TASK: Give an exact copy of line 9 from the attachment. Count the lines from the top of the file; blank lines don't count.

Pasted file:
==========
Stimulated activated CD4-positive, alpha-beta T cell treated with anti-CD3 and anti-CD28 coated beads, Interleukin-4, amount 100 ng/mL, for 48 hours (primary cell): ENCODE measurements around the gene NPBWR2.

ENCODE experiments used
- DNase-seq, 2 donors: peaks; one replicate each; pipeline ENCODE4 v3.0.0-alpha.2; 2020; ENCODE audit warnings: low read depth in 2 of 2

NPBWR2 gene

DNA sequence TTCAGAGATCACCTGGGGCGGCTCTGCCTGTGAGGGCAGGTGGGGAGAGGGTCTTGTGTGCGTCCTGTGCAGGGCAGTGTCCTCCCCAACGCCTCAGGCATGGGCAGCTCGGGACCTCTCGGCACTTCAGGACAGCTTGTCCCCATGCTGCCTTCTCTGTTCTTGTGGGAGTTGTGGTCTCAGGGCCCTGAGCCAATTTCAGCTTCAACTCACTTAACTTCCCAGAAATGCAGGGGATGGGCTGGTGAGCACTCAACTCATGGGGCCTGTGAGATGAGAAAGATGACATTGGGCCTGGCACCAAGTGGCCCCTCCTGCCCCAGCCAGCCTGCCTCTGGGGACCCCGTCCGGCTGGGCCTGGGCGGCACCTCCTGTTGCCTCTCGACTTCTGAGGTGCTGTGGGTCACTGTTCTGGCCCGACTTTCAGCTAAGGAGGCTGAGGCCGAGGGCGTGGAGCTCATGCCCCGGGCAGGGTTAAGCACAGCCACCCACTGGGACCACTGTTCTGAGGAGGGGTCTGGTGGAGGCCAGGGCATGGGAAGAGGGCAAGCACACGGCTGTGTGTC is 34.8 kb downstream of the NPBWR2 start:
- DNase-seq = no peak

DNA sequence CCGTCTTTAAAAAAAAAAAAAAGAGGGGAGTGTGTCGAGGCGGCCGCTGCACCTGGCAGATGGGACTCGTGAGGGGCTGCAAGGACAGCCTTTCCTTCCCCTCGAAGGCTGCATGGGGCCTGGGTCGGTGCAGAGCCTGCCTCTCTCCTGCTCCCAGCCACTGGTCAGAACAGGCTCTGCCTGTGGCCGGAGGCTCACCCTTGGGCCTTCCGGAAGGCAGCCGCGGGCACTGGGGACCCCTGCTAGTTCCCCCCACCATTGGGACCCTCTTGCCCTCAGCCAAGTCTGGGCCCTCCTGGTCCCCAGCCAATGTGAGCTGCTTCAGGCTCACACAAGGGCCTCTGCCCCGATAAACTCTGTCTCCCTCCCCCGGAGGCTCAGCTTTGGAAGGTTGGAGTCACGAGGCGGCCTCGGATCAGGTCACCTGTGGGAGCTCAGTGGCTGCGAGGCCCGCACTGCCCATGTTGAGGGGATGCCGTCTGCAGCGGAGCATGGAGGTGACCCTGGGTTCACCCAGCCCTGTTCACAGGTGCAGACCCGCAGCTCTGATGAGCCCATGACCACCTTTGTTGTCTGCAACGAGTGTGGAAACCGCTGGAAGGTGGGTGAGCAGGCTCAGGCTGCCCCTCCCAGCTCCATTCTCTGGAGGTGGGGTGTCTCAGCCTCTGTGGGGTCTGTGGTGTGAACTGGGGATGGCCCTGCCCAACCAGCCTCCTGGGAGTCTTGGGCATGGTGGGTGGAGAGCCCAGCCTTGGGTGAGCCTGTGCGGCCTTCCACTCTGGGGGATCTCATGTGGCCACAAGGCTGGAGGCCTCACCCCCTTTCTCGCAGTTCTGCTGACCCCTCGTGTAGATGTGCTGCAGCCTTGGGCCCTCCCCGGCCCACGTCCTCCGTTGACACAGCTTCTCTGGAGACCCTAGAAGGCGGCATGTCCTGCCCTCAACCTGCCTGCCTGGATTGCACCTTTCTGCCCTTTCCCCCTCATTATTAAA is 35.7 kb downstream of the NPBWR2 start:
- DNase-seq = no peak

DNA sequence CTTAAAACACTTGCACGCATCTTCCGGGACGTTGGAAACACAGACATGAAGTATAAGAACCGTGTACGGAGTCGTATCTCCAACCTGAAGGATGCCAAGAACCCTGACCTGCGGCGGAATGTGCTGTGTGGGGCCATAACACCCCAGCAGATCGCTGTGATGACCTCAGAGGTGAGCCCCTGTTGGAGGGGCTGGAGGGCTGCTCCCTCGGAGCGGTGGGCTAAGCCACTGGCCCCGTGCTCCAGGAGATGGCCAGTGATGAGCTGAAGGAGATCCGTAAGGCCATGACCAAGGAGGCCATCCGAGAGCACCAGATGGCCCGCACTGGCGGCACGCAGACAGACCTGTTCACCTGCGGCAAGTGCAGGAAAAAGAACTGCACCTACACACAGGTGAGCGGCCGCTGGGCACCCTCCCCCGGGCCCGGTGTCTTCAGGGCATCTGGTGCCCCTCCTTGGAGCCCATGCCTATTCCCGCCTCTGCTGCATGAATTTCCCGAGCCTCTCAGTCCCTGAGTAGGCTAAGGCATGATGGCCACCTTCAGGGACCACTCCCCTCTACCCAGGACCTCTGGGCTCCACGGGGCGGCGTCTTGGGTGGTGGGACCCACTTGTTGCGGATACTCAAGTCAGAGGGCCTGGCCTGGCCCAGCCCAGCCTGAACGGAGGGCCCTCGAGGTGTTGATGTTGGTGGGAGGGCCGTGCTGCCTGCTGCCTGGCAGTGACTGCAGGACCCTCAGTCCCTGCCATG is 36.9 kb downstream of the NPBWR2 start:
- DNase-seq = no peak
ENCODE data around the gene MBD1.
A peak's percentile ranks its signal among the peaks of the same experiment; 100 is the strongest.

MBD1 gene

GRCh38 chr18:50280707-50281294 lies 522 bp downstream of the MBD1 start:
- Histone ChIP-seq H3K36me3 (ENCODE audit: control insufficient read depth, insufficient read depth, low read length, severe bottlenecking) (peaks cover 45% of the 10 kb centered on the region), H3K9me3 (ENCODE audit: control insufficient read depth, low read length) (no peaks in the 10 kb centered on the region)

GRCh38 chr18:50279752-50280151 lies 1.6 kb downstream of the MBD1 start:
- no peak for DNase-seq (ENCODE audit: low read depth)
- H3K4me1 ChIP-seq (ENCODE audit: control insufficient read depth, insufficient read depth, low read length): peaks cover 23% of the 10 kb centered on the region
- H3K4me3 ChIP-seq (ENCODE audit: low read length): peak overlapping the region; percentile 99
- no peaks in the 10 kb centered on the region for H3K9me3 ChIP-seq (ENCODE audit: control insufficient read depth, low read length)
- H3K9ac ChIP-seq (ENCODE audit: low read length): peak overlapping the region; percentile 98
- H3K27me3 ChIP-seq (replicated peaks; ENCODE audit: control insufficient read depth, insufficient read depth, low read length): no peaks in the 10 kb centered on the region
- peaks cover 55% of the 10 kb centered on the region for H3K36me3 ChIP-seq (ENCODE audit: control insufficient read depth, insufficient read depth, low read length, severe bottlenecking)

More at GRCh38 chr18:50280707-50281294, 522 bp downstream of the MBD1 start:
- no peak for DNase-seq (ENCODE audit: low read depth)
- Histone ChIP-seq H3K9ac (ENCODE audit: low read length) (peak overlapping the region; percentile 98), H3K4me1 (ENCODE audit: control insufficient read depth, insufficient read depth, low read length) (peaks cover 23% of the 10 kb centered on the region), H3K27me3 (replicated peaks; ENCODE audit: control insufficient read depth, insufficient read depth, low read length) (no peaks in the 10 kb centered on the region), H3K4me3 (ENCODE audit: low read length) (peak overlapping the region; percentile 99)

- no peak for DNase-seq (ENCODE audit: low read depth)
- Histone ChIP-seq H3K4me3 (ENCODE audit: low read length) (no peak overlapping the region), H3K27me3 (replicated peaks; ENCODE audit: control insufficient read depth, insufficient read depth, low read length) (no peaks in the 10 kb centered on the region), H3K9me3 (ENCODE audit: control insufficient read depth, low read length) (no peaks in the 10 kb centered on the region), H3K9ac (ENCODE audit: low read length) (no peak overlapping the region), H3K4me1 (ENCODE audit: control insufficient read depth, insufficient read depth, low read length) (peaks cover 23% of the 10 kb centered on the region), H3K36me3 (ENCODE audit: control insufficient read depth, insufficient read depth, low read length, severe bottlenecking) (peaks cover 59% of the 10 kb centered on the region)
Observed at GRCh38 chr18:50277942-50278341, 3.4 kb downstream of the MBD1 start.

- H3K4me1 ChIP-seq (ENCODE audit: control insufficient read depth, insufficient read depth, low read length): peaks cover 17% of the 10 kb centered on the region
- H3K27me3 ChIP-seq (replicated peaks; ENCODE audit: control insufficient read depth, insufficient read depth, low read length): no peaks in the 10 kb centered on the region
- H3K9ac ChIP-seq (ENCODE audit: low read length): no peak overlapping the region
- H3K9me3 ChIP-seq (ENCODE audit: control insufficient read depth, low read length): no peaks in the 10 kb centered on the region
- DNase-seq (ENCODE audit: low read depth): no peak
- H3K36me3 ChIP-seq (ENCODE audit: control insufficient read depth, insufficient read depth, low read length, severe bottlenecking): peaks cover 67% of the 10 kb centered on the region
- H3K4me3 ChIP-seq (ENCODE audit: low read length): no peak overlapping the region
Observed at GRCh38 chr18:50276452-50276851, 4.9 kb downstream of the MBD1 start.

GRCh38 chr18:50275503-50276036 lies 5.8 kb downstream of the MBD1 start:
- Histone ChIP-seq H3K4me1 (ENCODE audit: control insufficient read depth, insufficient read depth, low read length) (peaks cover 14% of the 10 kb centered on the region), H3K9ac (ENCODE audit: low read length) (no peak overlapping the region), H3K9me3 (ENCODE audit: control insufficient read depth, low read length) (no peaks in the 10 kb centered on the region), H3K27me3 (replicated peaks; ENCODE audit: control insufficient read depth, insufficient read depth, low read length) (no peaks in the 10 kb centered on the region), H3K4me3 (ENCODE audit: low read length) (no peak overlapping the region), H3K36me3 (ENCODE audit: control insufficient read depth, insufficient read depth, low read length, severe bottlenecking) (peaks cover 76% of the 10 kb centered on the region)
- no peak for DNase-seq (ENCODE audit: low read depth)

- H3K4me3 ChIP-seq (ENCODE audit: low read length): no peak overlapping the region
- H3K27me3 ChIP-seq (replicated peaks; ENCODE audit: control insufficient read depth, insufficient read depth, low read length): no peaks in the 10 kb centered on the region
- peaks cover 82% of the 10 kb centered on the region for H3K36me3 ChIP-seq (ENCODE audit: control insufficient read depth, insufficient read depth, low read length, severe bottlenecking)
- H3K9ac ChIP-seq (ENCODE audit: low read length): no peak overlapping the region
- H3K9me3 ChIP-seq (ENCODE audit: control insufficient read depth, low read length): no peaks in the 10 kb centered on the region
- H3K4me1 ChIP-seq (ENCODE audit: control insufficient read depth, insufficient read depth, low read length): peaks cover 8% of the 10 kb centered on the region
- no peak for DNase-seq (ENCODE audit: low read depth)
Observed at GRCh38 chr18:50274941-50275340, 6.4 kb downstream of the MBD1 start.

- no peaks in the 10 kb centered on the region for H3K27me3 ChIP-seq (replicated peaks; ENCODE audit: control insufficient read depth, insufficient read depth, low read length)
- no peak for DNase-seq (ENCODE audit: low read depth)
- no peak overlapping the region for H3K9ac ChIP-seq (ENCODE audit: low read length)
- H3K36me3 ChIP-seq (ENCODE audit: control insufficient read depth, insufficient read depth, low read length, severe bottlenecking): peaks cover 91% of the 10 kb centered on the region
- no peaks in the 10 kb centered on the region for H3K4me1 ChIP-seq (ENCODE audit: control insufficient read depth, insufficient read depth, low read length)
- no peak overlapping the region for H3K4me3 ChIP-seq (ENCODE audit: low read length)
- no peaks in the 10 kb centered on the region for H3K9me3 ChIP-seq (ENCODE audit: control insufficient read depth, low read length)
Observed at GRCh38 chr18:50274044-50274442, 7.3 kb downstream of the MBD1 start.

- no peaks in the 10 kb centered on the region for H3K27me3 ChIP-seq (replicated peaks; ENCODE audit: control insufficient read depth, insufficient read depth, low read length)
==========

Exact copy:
DNA sequence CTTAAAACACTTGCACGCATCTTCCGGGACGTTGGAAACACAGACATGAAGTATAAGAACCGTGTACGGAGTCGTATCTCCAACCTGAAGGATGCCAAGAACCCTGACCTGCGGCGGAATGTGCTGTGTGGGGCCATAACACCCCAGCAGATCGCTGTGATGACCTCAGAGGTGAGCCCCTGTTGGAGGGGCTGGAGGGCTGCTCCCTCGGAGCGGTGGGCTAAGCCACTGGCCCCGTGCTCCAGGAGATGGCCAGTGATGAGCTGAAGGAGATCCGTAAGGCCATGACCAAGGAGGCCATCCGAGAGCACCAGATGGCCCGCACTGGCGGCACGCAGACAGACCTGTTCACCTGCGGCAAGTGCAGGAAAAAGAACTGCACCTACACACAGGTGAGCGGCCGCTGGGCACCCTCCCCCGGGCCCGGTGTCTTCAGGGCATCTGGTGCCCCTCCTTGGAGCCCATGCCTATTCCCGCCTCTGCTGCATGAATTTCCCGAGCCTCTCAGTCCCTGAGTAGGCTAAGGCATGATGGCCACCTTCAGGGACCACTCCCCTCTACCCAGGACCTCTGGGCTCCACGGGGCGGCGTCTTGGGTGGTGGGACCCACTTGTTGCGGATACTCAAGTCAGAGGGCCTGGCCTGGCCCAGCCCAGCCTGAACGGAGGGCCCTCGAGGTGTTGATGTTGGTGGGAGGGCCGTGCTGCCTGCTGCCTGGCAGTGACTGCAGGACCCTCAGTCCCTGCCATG is 36.9 kb downstream of the NPBWR2 start: